Over the years, my training has made me consider others and become more sensitive to the world’s problems. One could say it would be better to not be partly enlightened by the training of Aikido! But if this enlightenment makes us lose the chance of being a person with ultimate power by changing us into caring beings then I am happy with the outcome. Finding the true power of one’s body, together with the connection with the universe, thus giving one phenomenal power that can be called upon whenever required should still be worth training for! ‘However once found it is up to you how you use it.’
If you can train through the hard times that you will come up against during the years of training, and get through the times when you feel like giving up due to Aikido not holding that excitement, I can tell you that this always passes in time. Your desire to train reawakens, this time with a different approach.
This new beginning can help you find the missing part and lead you on to finding the real power of Aikido. If you find such power what will you do with it? Will you use it to destroy or to help others? On this point you will have your own strong opinions and who knows who is correct, but for me, the true power that I have found from many years of training Aikido has left me with understanding, rather than physical power; the only thing I need physical power for is to help push me into doing things for myself and others. The destruction of another has no place in true Aikido.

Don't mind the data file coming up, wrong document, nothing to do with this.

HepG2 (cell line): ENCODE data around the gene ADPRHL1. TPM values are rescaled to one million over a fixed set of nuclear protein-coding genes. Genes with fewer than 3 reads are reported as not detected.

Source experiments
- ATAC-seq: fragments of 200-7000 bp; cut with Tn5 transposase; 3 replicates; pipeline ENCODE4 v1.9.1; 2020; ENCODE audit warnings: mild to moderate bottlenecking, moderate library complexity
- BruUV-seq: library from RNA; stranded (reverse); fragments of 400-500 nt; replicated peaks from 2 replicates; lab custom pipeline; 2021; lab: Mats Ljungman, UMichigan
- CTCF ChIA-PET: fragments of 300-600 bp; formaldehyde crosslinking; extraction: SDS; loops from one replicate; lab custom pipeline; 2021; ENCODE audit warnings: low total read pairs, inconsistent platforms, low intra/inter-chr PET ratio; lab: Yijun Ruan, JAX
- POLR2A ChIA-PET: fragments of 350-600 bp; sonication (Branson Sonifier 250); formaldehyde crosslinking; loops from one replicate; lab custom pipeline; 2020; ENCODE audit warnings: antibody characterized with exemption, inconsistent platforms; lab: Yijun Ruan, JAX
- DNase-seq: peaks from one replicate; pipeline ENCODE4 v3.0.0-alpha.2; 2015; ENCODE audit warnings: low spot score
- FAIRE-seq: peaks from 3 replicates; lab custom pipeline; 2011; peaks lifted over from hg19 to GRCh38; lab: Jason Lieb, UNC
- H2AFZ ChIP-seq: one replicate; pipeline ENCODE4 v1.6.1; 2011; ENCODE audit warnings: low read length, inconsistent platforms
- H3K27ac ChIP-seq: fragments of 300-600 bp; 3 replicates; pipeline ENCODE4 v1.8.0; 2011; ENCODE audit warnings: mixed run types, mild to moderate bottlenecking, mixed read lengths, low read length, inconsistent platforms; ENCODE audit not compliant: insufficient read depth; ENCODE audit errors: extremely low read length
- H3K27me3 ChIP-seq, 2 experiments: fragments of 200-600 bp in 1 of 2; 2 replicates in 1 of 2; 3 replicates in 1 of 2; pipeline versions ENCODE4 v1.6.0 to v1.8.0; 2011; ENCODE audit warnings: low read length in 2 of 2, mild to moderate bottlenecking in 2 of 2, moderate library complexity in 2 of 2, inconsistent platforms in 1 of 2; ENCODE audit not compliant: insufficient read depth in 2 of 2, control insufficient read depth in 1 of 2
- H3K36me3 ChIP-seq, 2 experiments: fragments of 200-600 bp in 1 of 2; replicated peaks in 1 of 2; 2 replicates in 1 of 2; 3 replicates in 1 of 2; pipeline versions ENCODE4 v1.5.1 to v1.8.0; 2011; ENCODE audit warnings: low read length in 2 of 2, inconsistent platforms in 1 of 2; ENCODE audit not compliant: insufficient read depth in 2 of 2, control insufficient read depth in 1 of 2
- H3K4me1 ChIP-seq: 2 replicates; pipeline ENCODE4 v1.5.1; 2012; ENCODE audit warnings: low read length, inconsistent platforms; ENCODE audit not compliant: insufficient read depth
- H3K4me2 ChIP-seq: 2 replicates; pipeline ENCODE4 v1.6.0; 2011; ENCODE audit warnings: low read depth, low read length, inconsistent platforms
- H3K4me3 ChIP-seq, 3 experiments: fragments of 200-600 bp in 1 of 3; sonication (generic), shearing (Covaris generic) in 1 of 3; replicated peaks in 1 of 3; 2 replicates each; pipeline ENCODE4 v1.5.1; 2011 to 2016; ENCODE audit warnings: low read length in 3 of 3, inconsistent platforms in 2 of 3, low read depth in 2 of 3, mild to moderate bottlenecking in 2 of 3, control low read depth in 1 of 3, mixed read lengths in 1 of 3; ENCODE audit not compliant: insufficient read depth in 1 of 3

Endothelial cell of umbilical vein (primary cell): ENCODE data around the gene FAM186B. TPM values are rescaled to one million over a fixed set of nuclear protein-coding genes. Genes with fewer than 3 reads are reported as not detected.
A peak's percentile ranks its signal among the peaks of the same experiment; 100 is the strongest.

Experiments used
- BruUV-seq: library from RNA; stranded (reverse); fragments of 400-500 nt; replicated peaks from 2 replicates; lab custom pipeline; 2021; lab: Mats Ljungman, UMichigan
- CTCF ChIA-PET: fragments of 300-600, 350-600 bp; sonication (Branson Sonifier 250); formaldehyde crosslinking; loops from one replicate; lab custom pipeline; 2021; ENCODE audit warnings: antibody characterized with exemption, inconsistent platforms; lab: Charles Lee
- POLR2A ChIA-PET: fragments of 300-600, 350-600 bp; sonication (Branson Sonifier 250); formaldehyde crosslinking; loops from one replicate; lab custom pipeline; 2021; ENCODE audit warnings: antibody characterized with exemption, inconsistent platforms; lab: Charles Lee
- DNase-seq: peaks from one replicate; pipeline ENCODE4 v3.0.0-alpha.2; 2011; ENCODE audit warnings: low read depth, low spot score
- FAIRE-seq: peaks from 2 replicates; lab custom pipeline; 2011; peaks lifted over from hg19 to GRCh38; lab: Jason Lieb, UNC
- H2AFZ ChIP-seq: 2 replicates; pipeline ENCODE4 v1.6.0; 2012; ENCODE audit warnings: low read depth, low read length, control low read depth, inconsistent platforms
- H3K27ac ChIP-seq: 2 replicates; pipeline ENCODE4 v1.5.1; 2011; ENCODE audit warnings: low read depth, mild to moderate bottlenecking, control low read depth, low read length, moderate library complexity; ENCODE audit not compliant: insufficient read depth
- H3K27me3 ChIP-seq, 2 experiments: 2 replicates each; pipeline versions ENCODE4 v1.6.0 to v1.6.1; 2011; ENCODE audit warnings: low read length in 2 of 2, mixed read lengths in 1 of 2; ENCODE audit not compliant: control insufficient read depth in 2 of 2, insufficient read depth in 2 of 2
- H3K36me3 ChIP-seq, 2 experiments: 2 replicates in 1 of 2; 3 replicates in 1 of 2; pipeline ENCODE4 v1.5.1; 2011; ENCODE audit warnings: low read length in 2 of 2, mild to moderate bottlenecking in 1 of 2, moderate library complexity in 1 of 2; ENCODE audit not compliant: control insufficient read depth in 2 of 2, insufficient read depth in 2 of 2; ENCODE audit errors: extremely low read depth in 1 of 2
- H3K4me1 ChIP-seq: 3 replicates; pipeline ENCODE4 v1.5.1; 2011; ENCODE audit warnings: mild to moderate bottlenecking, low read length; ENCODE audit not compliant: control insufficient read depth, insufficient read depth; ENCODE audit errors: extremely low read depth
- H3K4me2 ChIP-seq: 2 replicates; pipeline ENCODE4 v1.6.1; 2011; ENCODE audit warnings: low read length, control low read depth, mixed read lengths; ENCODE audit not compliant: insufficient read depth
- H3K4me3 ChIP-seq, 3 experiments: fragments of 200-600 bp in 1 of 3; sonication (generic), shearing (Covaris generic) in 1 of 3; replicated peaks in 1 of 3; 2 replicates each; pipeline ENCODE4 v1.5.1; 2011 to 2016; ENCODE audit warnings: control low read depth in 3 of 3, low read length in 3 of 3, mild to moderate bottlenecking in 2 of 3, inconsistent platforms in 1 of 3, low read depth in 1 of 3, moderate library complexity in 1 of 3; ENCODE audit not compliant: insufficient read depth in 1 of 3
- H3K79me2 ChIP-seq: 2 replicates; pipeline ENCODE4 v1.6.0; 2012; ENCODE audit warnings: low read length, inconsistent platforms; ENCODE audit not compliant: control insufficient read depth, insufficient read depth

To strive for the ultimate path you do not have to be the best at delivering a Shihonage, but to learn while training the basics: to understand pain, to be broken and experience real tears from this pain, and lastly, to know how to laugh from the bottom of your soul. “Pain, Tears, Laughter”, these have been my best teachings. From here you can start to look outside your own self and go beyond the mat. It takes you towards others and their pain, tears, and even when they have nothing they can still find a smile.
With help and constant training we all have the chance to become better people; it is the last reason why most take up the art.
We cannot all be monks, and you may have read that a lot of martyrs were bad people when they started out in life only to change later, and this is what I hope from most students that I personally teach: ‘From a rough diamond to a beautiful person giving to the earth and not just taking’. No one knows their own future, but to look back on life is really interesting; one never would think that what they have become would have been their first wish?
We, as teachers, teach. I teach and wait. Sometimes I wait for many years. What am I waiting for? I am waiting for the person to arrive, and then I can teach them more. Not more techniques — we do this all the time on the journey — but to wait for them to be enlightened in a small way. When I see this, I teach them more techniques, but on a higher level of understanding, and then just wait. It is all about waiting in hopes that we will all find a deeper path of total enlightenment before we die.
A simple journey? “Of course not!” But those who seek it will find all the elements that I have spoken of, and possibly more. But it all ends in laughter!
With my sincere hopes that you continue in Aikido, whoever is reading this.